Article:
[mod_python] Newbie Questions

Graham Dumpleton grahamd at dscpl.com.au
Mon Nov 13 05:15:05 EST 2006

On 13/11/2006, at 8:01 PM, g.farina at pharaondev.com wrote:

> Hi
> I just started to develop with modpython and I have some questions  
> about
> quite simple topics.

Not necessarily simple, as for some they open a can of worms. :-)

> First of all, correct me if I wrong, I read that modpython works as a
> layer between Apache APIs and Python scripts: when apache needs an  
> handler
> for a particular operation, it asks modpython for this handler and
> modpython returns it based on some configurations.
> Is that right?

Not exactly. Apache doesn't strictly ask mod_python for a handler.
For certain Apache request handling phases, the Python*Handler
directives are used to register mod_python handlers. The registration
causes Apache to actually pass handling of the request through to
mod_python at that point and mod_python invokes the handler.
The handler can simply return a status value, or it could write actual
content back for the response via the request object.

In the case of the actual response handler phase, it is also necessary
to tell Apache that the mod_python handler should be used in that
case. This is traditionally done using the SetHandler/AddHandler
directives. See:


for more information.

> Based on this considerations, I have some questions:
> 1 - There is a way to call some code only when modpython is called  
> for the
> first time ?

The PythonImport directive allows one to specify modules that should
be imported at the time that the Apache child process is first created
and prior to any actual request being processed by that process.

> I have to load a huge configuration file, and I'd like to do
> it only once and share the loaded object with all the handlers.

It isn't that simple. If you do such a thing only at process start  
and as a
direct side effect of the import and the import fails but you always  
it to work, the only way to recover is by restarting Apache.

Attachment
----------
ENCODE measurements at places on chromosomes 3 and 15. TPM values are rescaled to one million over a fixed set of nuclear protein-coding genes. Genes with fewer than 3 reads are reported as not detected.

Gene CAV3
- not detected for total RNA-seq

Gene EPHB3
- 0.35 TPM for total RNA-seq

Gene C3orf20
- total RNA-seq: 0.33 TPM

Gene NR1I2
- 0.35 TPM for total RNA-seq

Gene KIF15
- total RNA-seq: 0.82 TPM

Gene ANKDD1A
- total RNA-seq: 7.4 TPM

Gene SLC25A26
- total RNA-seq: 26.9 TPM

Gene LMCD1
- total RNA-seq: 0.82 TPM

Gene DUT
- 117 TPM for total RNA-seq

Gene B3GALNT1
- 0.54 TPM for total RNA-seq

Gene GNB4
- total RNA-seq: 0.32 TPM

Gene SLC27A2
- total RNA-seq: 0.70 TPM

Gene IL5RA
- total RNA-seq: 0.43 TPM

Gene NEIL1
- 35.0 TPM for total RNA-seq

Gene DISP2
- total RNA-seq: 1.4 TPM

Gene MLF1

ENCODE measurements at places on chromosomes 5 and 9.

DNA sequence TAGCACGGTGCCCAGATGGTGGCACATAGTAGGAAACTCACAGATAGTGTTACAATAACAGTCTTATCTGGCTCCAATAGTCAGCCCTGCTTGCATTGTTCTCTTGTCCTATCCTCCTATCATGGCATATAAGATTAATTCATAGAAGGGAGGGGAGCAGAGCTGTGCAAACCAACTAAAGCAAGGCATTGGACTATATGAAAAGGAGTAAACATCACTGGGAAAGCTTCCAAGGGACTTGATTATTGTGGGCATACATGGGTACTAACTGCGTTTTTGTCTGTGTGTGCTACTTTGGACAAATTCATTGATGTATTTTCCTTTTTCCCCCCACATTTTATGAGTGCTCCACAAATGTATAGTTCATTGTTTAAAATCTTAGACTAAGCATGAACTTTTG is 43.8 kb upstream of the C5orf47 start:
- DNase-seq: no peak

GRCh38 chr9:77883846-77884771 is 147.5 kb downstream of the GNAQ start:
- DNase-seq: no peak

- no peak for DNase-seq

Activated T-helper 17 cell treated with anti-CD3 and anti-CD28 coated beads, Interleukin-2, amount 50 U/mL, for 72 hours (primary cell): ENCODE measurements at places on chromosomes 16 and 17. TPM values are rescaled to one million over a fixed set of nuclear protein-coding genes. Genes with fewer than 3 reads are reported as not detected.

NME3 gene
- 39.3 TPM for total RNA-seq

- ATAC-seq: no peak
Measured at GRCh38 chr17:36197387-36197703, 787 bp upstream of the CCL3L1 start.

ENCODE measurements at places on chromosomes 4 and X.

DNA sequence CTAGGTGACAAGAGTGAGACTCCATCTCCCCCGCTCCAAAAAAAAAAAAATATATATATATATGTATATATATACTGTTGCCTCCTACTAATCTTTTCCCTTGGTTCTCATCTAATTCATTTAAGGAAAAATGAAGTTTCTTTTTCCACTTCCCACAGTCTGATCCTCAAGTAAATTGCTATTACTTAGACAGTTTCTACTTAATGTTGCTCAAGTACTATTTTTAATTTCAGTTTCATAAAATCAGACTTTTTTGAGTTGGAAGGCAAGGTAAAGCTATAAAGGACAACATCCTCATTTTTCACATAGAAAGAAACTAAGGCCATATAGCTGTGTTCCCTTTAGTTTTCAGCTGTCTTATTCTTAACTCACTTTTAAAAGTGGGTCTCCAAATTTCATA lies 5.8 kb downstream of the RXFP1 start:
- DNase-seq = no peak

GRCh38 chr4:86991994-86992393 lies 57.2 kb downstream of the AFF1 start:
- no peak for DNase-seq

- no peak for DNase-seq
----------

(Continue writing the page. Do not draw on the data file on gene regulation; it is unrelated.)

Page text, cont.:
In general it is still better to wait until the first request arrives  
and perform
the import at that point, but not as a side effect of the import, but by
calling a function which performs the load of any configuration data.
If a failure occurs, you can flag the loading of the configuration as  
failed in some way and thus retry it on subsequent requests in case the
failure was caused by a transient problem such as a database issue etc.

When mod_python 3.3 is available you will be able to mix the two
approaches by using a new ability in 3.3 to have a function optionally
called after PythonImport is used to import the module. This avoids  
with failure during the actual import and more easily allows one to
recover from a failure.

You still have to be a bit careful where automatic reloading of modules
is enabled. This is because in current versions of mod_python data
can be overwritten and lost or simply lost on reloads. In mod_python 3.3
there is a proper way of maintaining data across reloads. This would
allow one to possibly avoid reloading the configuration if code files
giving access to it are changed.

> 2 - I have to implement a simple MVC framework that uses a mechaninc
> similar to the Publisher handler. But I need to interact with the  
> object
> that will be published, capturing the data returned by some  
> functions and
> sharing singleton among them.

The simplest thing to do is to pass the mod_python request object  
functions. You can store references to other data in the request object.
If the object you put in the request object is a transient object it  
will be
automatically reclaimed when the request processing is finished.

> Previously I loaded the files using exec but
> now I can't do that due to this reasons. Using import (or the imp  
> module)

In mod_python, if you need to load modules from specific locations,
you should use apache.import_module(). See:


Module importing does have some problems with current versions of
mod_python though. See:


Module importing is fixed up in mod_python 3.3.

> is not the right way because I'd like the memory used by the  
> controllers
> to be freed when the execution stops. There is a way to do that ?

It depends on to what level you expect to be able to free memory. Python
will obviously free up some stuff for you automatically, but if you  
to be able to unload a module then no. You will need to be more specific
about your expectations. See my above comment about using the request
object as the means to provide access to stuff that any code used to
service a request needs.

> 3 - Modpython starts a subinterpreter for every call to the handler ?

No, mod_python does not start a sub interpreter for every call. Once an
interpreter instance is created it is retained for the life of the  
child process. There can still be multiple interpreter instances in a
process. These might be assigned against different virtual hosts or  
of the URL namespace. Situations in which distinct interpreters are
created are controlled by PythonInterpreter, PythonInterPer* directives.

For a bit more information on the process/interpreter model of Apache
and mod_python read:



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